Birth of the Boy Book

Treasure Island - Robert Louis Stevenson, Patrick Scott

Despite this book being the progenitor of pretty much all of the pirate books of the 20th Century, as well as being an influence of many of the adventure and 'boys' books that came afterwards, I found this book rather dull. Maybe it has a lot to do with my lack of enthusiasm for 19th Century English novels (which does not include [author:Jules Verne], since he is French). In fact, I can't really think of any 19th Century English novels that I would actually jump up and say 'this is brilliant'. Personally, I really don't know what it is that makes me find much of the literature of the 19th Century boring, but generally I do (though I probably should make a note of the fact that Stevenson is actually a Scot).


Anyway, this is a story of a boy, Jim Hawkins, who stumbles across a treasure map and then goes and shows it to a mutual acquaintance, Dr Liversey. Together they hire a crew and go and look for the treasure on Treasure Island. However, while they are hiring a crew, they bring on board a cook, Long John Silver, who then goes and hires the rest of the crew. As it turns out, Long John was the cook on the ship of Captain Flint, the pirate who buried the treasure originally, and the crew he hires were all pirates on that same vessel. So, when they arrive at Treasure Island, Long John and his men take over the ship, and those still loyal to Hawkins and Liversey, manage to escape. However, to cut a long story short (not that Treasure Island is really all that long), they outsmart the pirates, get the treasure, and all return to England happy men.


Now, this was Stevenson's first novel, he wrote travel narratives before that, but this book was his first foray into the realm of the imagination. Further, his adventure into this realm pretty much changed the scene of the novel ever since, and many of the 'boys books' of the 20th Century can all look back to Stevenson for inspiration. It is not that Stevenson wrote the first adventure novel. Such stories have been floating around for eons. What Stevenson did is that he constructed it so that that appealed to the modern reader. Not only is it supposed to be exciting (I didn't find it all that exciting) but it was also short and easy to read. It is aimed at a young audience, though many adults have read and come to appreciate it (me not being among them).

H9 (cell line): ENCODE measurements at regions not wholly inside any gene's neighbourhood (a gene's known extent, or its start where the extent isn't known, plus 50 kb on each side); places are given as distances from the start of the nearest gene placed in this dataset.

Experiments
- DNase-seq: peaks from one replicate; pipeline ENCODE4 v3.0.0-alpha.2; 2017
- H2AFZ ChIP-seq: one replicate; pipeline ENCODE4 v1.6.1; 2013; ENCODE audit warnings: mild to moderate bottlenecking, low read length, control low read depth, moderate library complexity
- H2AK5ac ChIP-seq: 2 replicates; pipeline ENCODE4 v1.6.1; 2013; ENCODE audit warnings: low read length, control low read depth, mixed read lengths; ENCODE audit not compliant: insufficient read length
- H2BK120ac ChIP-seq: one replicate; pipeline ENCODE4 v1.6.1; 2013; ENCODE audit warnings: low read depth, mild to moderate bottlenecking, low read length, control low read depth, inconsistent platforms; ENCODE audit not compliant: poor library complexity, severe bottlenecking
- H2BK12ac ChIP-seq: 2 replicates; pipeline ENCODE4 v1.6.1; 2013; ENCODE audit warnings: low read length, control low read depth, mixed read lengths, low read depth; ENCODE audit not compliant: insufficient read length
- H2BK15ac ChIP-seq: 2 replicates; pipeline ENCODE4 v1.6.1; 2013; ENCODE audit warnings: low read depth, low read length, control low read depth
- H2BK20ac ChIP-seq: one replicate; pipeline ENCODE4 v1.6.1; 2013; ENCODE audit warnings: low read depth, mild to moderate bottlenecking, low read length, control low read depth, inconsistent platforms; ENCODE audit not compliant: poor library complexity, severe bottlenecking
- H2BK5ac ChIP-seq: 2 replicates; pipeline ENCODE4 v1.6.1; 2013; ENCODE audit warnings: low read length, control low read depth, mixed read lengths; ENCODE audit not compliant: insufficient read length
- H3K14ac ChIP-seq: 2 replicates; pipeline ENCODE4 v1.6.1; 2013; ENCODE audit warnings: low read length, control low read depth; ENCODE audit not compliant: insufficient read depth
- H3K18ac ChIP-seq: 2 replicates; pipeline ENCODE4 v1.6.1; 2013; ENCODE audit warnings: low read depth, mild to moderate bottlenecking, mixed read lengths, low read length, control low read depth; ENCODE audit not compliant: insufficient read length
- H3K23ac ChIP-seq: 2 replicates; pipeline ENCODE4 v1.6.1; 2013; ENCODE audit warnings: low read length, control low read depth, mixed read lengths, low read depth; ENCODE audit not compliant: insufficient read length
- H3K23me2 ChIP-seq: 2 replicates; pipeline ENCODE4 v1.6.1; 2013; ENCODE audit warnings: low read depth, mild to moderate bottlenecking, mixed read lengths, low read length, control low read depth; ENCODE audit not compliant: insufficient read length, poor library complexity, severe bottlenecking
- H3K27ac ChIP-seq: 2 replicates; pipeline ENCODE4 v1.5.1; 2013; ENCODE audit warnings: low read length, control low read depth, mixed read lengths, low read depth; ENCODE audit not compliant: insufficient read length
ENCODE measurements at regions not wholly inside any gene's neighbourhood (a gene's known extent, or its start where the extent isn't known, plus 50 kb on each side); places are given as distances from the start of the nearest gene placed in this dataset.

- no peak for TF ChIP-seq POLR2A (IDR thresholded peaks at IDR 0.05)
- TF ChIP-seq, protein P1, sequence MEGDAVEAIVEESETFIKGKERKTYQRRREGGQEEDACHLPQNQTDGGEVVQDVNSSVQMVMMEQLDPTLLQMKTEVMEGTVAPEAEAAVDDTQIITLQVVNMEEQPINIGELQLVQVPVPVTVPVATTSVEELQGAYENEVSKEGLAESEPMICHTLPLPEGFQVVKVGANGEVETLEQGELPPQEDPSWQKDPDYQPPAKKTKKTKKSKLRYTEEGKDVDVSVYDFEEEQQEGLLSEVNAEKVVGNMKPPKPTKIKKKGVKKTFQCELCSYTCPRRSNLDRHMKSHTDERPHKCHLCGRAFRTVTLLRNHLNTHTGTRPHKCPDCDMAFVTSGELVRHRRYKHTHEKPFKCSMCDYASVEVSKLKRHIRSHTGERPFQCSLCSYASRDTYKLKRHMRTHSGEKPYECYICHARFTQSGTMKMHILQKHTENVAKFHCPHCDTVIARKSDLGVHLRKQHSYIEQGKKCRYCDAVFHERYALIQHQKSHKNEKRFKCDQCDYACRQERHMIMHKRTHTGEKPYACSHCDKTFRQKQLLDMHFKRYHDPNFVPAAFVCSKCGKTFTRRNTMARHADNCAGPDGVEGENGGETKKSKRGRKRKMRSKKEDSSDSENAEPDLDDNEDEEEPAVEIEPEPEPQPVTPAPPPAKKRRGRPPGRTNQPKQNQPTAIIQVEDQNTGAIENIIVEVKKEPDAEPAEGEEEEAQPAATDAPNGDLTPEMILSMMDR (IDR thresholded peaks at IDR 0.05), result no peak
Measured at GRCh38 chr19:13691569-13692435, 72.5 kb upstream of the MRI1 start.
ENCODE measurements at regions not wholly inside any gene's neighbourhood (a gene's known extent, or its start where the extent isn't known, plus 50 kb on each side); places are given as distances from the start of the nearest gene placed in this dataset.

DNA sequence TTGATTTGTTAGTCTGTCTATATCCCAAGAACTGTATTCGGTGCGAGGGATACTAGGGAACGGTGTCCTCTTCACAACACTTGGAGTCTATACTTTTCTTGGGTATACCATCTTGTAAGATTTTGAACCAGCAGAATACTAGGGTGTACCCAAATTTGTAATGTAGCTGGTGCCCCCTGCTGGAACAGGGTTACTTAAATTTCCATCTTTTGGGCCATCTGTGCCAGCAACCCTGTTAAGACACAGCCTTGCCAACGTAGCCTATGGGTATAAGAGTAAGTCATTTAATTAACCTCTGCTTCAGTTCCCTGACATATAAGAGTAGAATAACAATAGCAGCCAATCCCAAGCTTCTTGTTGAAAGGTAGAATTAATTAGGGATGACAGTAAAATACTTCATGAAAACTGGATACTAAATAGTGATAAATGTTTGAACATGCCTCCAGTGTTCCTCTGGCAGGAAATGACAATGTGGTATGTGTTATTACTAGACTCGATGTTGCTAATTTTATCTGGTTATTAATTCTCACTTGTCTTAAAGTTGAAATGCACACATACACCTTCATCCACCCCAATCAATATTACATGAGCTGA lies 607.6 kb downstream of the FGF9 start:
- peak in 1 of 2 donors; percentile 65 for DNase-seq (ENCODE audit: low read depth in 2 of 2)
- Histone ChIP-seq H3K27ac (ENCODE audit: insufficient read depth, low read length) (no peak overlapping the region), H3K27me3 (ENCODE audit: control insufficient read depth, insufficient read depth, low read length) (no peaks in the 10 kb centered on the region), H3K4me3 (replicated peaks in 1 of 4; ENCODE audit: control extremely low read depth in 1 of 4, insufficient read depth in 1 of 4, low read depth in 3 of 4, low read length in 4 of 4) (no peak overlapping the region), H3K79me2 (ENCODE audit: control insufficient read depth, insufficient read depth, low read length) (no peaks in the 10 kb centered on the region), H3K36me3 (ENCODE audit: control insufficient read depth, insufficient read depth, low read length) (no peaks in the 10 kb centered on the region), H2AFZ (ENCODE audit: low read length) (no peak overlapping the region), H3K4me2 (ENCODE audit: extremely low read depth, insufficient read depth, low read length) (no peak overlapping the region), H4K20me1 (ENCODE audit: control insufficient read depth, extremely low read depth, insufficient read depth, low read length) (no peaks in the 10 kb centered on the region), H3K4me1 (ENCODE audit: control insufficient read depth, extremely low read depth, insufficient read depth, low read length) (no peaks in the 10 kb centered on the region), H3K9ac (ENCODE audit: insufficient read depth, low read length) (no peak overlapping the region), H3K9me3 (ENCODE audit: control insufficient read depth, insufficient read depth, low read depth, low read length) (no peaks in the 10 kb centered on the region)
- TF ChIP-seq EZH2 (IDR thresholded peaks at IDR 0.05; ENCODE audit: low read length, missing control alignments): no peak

Now, the best character in the book by far is Long John Silver. I always expected him to be a pirate captain, but he is much more sneakier than that. The fact that he escapes at the end of the book goes a long way to show this character's shrewdness. However, he also has a sense of morality (one which almost gets him killed). When he had captured Hawkins, the other pirates wanted to kill him, but Silver intervenes (and in the process almost gets himself killed). Silver, while being the man with the plan, demonstrates that it is not easy to take charge of a gang of pirates. He planned on taking over the ship, but the pirates ended up jumping the gun, as they do most of the way through the book, which in the end sows the seeds of their failure.


However, the character that I found the most out of place would have been Jim Hawkins. He is a seven year old boy who is looking after his sick mother after his father dies, and he simply runs off on an adventure to find a lost treasure. Granted, one could argue that he went off after the treasure to support his mother, but considering the time it takes to travel, and the fact that the adventure would take at least a year, if he is lucky, then it really makes no sense. However, this is a 'boys' book which means that the character is one way to appeal to boys.


The other interesting thing is to notice all of the pirate jargon and paraphernalia in this book. Phrases such as 'pieces of eight' and 'shiver me timbers' as well as the Jolly Roger, all find their birthplace in this book. While I may consider the book, and the story, somewhat dull, one cannot help but admire the influence that Stevenson's writing has had upon the literary world.

Source: http://www.goodreads.com/review/show/220453075